Groups opposed to Quebec’s secularism law are seeking to appeal a court decision that found it wasn’t necessary to suspend certain provisions of the law.
Last Thursday, the Quebec Superior Court ruled that Bill 21 would continue to apply in full until a challenge of the law could be heard on it merits.
The provincial law, which came into effect in June, bans some public sector workers, including teachers and police officers, from wearing religious symbols on the job.
“We cannot tell a certain segment of the society that they cannot participate because they are different,” said Steve Slimovitch, criminal law adviser for B’nai Brith.
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On the steps of the Quebec Court of Appeal in Montreal Tuesday, two organizations opposed to the law announced they had filed a motion seeking leave to appeal on Monday.
Justice Michel Yergeau ruled last week that the applicants had failed to demonstrate harm warranting a stay, but National Council of Canadian Muslims’ executive director Mustafa Farooq argues that people are being affected by the law now and it must be stopped.
“We disagree that the harm to folks in Quebec is hypothetical. Rather it is actual, inevitable and irreparable,” he insisted.
Bill 21 invokes the notwithstanding clause of the Canadian Constitution, which prevents citizens from challenging the law for violating fundamental rights and liberties protected by the Canadian Charter of Rights and Freedoms.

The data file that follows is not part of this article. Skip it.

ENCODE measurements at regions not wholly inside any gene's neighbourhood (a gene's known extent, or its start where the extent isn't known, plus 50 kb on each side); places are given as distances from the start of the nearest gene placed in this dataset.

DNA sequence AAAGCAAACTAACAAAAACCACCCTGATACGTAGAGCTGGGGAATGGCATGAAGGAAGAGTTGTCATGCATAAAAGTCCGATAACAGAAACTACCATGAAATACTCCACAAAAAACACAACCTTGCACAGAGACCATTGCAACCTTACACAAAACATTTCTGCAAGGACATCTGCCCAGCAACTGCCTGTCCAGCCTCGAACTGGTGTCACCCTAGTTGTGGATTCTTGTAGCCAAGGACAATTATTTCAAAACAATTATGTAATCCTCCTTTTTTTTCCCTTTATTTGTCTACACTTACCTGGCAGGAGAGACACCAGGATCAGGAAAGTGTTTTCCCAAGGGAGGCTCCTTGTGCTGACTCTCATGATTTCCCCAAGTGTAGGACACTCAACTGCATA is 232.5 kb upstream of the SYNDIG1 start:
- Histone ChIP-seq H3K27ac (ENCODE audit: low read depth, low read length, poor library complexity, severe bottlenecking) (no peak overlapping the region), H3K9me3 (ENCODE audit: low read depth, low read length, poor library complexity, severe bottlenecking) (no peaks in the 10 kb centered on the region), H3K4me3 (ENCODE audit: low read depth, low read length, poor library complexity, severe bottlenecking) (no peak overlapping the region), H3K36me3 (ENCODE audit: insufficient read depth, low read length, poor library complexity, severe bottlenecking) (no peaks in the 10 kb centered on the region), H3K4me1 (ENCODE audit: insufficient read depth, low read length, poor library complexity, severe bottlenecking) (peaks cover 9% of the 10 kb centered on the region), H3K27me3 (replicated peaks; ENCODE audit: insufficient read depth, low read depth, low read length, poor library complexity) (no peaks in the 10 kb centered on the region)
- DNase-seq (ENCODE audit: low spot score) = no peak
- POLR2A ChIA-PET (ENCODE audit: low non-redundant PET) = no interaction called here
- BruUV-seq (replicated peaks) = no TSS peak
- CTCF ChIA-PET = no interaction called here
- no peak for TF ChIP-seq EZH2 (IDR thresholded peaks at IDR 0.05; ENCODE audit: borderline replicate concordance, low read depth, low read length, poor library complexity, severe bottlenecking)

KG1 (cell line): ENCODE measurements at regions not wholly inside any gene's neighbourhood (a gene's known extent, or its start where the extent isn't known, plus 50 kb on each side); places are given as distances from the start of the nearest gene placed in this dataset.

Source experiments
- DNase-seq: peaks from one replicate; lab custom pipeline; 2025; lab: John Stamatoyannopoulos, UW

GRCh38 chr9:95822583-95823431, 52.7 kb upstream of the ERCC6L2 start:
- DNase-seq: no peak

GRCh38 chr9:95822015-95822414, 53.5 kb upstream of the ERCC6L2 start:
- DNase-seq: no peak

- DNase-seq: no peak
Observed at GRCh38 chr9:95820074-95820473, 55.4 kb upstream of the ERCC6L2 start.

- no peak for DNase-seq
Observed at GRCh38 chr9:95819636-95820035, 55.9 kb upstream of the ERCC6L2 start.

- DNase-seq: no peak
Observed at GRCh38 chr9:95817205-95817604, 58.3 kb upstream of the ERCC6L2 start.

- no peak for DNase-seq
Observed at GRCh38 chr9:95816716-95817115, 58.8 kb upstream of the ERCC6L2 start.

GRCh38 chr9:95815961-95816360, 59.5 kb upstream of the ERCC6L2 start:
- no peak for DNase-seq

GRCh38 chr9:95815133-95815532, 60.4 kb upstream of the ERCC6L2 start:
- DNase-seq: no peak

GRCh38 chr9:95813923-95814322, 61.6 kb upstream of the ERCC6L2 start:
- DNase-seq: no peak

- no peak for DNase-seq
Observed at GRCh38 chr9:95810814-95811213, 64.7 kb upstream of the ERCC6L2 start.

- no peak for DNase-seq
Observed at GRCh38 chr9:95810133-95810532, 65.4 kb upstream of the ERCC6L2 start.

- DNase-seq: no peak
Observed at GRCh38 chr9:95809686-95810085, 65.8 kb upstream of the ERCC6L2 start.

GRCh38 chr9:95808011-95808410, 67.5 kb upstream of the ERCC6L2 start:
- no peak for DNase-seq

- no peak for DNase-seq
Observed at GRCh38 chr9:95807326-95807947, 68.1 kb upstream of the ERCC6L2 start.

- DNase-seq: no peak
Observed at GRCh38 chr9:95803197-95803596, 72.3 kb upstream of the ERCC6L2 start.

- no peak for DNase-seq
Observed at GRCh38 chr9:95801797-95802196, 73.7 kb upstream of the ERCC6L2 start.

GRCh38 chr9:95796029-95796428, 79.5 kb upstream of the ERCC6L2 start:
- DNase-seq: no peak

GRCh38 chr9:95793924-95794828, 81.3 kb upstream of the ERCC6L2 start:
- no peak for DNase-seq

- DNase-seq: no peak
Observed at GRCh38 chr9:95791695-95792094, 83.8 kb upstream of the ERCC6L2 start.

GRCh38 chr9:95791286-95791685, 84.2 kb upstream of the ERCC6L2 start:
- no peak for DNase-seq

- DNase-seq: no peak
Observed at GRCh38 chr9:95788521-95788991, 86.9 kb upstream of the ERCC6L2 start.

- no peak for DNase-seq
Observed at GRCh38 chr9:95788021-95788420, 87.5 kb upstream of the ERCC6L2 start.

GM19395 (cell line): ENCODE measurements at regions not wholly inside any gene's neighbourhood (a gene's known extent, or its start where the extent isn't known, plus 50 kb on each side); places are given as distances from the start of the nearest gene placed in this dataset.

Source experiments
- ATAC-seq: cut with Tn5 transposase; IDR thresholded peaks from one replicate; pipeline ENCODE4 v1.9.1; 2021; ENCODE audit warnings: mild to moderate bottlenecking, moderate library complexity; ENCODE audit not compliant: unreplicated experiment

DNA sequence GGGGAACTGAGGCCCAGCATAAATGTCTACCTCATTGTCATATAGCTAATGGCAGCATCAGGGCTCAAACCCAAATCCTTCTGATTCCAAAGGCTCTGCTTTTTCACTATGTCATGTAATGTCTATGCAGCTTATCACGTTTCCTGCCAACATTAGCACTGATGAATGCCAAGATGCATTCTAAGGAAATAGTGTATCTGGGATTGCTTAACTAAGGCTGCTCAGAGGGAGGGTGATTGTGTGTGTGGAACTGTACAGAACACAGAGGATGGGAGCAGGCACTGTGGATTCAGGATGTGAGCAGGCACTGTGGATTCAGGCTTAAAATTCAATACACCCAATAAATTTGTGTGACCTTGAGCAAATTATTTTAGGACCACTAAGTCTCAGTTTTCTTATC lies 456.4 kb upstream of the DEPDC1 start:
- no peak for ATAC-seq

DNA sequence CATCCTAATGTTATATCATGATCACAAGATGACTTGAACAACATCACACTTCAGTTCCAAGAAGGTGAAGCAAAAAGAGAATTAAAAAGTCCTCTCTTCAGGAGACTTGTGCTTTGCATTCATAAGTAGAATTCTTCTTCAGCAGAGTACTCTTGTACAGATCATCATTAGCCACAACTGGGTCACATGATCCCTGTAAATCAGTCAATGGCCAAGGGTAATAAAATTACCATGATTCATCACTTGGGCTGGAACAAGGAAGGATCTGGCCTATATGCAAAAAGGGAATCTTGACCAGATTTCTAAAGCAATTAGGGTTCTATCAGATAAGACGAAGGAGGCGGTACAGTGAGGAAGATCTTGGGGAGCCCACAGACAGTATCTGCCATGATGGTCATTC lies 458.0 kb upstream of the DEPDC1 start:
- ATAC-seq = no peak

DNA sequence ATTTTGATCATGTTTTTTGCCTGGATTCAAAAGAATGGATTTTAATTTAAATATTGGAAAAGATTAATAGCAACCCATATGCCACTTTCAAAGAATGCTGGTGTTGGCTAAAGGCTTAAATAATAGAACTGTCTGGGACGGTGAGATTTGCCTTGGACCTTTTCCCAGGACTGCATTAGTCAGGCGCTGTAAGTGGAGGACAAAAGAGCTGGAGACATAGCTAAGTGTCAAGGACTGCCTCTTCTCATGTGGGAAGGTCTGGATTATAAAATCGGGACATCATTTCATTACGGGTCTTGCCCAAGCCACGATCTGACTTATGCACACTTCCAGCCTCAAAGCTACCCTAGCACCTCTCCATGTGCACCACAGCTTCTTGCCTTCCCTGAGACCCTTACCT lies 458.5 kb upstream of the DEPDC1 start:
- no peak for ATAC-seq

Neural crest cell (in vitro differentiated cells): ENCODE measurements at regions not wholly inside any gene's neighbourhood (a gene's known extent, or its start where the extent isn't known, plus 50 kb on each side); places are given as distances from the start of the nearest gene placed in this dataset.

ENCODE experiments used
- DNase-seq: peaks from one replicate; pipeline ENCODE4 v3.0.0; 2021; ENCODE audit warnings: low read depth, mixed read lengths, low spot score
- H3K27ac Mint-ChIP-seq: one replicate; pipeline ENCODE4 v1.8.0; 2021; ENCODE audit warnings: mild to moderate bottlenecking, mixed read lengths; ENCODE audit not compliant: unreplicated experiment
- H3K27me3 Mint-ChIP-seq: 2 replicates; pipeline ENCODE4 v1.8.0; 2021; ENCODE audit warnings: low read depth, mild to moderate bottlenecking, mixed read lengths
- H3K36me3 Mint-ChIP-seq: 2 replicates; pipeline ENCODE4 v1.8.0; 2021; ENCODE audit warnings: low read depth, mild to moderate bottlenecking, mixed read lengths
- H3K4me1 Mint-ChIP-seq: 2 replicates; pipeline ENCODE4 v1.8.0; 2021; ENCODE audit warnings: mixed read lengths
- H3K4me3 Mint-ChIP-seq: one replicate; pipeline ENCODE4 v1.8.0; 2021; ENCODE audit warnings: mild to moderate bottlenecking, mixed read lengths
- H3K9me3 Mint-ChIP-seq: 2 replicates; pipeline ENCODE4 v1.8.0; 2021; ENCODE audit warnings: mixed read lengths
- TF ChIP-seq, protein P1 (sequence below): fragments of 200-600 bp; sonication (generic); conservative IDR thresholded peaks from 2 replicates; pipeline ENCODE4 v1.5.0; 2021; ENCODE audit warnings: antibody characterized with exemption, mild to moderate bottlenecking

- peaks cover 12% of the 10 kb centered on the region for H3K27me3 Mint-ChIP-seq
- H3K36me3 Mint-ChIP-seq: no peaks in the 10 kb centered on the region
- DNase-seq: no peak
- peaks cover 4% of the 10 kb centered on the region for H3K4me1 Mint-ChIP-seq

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The lawyers who challenged the legislation went beyond the charter arguments, arguing the law is unconstitutional because it encroaches on federal jurisdiction, it is impermissibly vague and it violates citizens’ rights to participate in their democratic institutions.
“I am someone from a religious minority and I have to choose between my career and my profession,” said Amrit Kaur, a recent teaching graduate.
“I’m actually seeking employment outside of the province because I can’t do my job here. So if that’s not harm, I don’t know what is.”
On Tuesday, other organizations including the World Sikh Council and B’nai Brith Canada said they are considering seeking intervener status to join the National Council of Canadian Muslims and Canadian Civil Liberties Association in the case.
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